No Thanks
Keep In Touch With

Sign up and we'll send inspiration straight to you.

Martha Stewart takes your privacy seriously. To learn more, please read our Privacy Policy.


Rope Coasters




It takes no more than a few touches to give your home a summery feel. These coasters will do the trick, suggesting the casual atmosphere of the seaside with their cheerful hues and nautically inspired coils of cotton rope. Since they are inexpensive and easy to make, you can have plenty of them on hand to put alongside all of the iced drinks that you'll soon be serving.


  • Compass
  • Scissors
  • Ball of cotton clothesline
  • Acrylic paint
  • Craft glue
  • Pins


  1. Step 1


    Prepare a cardboard work surface and template for each.

  2. Step 2

    Using a compass, trace a circle about 4 inches in diameter onto a piece of corrugated cardboard.

  3. Step 3

    Snip the end of a ball of cotton clothesline at a 45-degree angle.

  4. Step 4


    Dab the end with craft glue, and fold it over onto itself. Fix to the cardboard with a pin. Carefully coil the rope around, gluing as you go, and secure with a pin every 3/4 inch. At the edge of the template, cut the rope. Let dry overnight. Remove pins, and coat both sides with acrylic paint.

Martha Stewart Living, July 2002



Reviews (28)

  • northernfleeceweaver 13 Aug, 2010

    I have made rope coasters, plus rugs by using acrylics, mixing in fabric medium. I do not use glue but sew with a heavy transparent fishing line. Very strong and also as colorful as you want it to be. Lasts forever, indoors and outdoors.

  • christmaskat58 11 Aug, 2010

    If painting with acrylics will render the coaster non-absorbent, then perhaps you can dye the rope before or after making the coasters.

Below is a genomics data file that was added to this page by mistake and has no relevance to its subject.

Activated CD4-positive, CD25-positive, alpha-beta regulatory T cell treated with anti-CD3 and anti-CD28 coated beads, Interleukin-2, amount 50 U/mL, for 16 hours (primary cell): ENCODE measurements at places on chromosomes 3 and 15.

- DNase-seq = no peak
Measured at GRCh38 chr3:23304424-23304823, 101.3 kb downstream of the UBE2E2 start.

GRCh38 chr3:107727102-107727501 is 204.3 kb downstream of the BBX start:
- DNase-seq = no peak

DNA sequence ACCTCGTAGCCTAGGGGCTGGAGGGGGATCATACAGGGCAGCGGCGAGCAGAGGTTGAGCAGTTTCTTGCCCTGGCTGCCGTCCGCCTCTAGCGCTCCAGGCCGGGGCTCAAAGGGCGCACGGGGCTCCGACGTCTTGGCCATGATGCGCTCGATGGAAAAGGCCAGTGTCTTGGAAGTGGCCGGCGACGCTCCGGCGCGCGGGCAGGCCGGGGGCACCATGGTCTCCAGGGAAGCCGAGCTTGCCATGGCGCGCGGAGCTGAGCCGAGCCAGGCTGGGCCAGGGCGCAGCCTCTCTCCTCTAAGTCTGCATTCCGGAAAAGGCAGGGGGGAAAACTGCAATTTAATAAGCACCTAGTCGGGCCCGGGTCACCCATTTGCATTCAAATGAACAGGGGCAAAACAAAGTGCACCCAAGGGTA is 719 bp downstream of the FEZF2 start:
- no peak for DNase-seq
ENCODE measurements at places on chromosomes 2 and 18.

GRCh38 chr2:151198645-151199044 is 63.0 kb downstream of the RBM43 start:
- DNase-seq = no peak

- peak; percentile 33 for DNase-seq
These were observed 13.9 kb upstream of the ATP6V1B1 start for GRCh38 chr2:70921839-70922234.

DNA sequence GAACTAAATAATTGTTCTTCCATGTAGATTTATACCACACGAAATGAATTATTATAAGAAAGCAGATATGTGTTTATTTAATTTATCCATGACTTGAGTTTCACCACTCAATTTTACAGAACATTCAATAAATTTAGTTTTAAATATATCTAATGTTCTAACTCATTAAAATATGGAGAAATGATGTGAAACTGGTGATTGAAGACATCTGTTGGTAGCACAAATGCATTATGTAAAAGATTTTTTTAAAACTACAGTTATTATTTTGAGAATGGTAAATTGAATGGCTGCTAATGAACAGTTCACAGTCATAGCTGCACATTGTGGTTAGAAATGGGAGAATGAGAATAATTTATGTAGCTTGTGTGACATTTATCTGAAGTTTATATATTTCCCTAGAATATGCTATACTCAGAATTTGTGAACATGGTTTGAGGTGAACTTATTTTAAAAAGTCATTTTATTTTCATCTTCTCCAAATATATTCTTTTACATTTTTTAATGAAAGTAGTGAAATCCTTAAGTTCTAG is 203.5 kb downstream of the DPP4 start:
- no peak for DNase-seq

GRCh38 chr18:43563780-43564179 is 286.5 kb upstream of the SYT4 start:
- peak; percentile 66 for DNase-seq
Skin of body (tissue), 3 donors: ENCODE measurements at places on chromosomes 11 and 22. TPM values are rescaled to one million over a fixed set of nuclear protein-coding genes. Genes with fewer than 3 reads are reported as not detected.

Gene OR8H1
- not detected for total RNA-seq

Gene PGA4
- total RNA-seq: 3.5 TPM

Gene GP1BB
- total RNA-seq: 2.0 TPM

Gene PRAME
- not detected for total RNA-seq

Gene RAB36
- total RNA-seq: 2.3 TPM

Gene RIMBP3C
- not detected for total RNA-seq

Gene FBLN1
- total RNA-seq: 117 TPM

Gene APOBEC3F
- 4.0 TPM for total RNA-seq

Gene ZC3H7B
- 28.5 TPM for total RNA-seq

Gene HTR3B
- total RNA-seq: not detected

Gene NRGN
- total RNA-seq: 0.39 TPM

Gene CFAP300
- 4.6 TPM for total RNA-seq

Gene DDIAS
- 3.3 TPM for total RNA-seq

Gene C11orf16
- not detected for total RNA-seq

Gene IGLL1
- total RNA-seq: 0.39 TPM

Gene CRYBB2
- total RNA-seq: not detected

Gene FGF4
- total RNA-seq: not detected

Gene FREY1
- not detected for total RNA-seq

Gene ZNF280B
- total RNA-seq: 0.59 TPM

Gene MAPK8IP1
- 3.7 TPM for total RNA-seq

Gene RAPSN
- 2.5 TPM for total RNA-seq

• seajewels 11 Aug, 2010

    I've tried having the craft of the day sent to my inbox several times and it NEVER works. I've also tried it with the other workshops and stuff, but still nothing. I've even added all of them to my account. Has anyone else had these problems?

  • fredalee 11 Aug, 2010

    For those of you wondering about the cardboard, when gluing the cord, glue it to the previous round of cord, not the cardboard. If you're neat, you shouldn't have to worry about the cardboard sticking.

  • tina_md46052 13 Jun, 2010

    To be an absorbant coaster, you would have to leave the topside UNsealed. If you were to paint it, it would not absorb, yes it would look pretty, but that's about it. Use a non-water-soluable glue on the one side(what will be the back side) and leave the top side unsealed for absorbancy.

  • tntpasos 25 Dec, 2008

    I have horses, so I used the baling twine on the bales of hay. Once I cleaned them of course. It utilised something that would have otherwise been discarded, is already usable outdoors and brings the aspect of the horses closer for outdoor gatherings.

  • KarenaVigliotti 17 Oct, 2008

    We used hemp jewelry cord for a more organic earthly look. We also opted to wrap the cord and pin the entire coaster and then liberally painted the glue over the coaster. It has seemed to work well.

  • skidmoca 21 Aug, 2008

    If it's cotton, maybe you could dye it first, instead of painting it. That way it would still be absorbent.

  • ldieter 21 Aug, 2008

    I believe that the cardboard is just a template to keep your shape correct until the glue dries.

  • lagunasharona 21 Aug, 2008

    I believe the cardboard is removed when you get to the point of painting the coaster.

  • murmaid 21 Aug, 2008

    i don't think you leave the cardboard on the bottom. When I did this as a summer project with kids at church we took the cardboard off as they were done rolling and let them dry on wax paper. This makes them reversible and you don't have the cardboard there to be ruined when they get wet.

  • nanagramms3 21 Aug, 2008